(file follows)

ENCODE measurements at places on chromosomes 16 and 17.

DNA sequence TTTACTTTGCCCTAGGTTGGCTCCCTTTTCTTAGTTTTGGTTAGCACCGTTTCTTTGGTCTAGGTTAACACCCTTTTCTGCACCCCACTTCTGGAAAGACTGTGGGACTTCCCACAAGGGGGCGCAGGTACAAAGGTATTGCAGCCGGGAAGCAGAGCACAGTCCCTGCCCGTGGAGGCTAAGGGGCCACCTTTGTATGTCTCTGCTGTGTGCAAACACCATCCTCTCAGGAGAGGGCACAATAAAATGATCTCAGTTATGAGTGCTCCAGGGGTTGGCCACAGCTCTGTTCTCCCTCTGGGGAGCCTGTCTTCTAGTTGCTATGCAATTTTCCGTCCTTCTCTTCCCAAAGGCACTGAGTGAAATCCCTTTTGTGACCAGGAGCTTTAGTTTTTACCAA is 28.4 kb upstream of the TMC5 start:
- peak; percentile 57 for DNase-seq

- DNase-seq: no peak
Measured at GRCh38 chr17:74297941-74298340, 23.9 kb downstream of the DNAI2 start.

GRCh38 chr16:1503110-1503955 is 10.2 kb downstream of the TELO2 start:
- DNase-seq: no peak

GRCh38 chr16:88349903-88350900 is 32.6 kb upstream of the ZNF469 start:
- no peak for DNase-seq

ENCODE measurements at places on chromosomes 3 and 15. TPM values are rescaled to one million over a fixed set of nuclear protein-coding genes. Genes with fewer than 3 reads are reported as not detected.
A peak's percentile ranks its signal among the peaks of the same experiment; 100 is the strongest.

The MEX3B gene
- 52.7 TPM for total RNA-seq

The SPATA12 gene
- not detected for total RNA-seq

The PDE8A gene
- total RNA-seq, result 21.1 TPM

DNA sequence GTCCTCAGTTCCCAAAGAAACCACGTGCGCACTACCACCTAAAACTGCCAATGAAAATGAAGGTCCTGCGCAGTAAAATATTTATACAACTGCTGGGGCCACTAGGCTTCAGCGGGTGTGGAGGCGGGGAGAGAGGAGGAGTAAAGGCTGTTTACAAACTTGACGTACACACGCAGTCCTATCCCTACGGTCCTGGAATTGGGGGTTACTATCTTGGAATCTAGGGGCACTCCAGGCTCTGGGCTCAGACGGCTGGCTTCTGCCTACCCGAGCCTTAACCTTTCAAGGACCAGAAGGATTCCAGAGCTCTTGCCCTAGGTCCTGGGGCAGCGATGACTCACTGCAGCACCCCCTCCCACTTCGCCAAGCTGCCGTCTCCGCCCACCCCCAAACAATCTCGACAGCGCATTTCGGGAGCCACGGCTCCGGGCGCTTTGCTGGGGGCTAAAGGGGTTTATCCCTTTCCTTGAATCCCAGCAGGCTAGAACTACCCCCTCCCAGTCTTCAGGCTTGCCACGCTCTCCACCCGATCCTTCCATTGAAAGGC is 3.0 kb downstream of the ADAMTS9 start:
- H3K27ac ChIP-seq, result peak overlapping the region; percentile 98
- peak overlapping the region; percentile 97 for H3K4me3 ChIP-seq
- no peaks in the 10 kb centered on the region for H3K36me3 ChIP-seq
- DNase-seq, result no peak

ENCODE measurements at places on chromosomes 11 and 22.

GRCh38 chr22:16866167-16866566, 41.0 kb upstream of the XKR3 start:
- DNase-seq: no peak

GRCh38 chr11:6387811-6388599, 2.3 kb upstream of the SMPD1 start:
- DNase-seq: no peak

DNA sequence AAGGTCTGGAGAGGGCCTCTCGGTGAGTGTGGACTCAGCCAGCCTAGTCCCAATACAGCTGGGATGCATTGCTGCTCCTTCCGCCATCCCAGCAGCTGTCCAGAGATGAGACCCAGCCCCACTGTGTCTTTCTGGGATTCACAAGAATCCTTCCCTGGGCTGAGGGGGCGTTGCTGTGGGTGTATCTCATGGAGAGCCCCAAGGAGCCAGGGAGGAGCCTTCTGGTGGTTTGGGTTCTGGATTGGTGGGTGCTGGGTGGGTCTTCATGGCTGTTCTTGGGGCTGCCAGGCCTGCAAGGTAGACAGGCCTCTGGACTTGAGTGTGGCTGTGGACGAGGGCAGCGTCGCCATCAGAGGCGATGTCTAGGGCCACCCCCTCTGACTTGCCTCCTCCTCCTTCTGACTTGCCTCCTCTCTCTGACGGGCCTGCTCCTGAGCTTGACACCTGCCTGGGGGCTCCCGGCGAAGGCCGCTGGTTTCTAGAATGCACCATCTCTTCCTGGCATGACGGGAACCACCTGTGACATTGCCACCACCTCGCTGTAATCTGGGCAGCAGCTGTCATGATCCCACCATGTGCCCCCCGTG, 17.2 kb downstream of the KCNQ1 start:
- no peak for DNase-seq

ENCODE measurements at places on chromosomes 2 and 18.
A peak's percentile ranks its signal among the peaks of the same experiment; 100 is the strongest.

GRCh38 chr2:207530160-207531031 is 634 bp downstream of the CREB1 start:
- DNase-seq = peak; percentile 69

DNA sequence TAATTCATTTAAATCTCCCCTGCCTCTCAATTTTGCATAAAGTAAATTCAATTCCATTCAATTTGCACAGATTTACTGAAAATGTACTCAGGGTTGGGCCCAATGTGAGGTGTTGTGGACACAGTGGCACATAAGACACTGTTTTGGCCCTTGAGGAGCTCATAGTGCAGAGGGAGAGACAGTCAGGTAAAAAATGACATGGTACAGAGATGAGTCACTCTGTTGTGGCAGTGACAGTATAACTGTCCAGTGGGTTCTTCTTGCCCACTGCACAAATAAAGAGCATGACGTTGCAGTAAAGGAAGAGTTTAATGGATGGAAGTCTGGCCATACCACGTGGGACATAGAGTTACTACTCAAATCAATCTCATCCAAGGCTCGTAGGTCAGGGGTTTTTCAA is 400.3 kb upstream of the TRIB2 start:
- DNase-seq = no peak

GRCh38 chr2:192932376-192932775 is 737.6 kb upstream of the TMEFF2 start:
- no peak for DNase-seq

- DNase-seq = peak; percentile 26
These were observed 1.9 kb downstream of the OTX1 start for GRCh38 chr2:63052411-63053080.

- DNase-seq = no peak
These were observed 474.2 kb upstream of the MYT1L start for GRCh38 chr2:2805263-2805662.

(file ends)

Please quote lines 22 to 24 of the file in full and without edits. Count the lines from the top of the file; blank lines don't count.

- DNase-seq, result no peak

ENCODE measurements at places on chromosomes 11 and 22.

GRCh38 chr22:16866167-16866566, 41.0 kb upstream of the XKR3 start: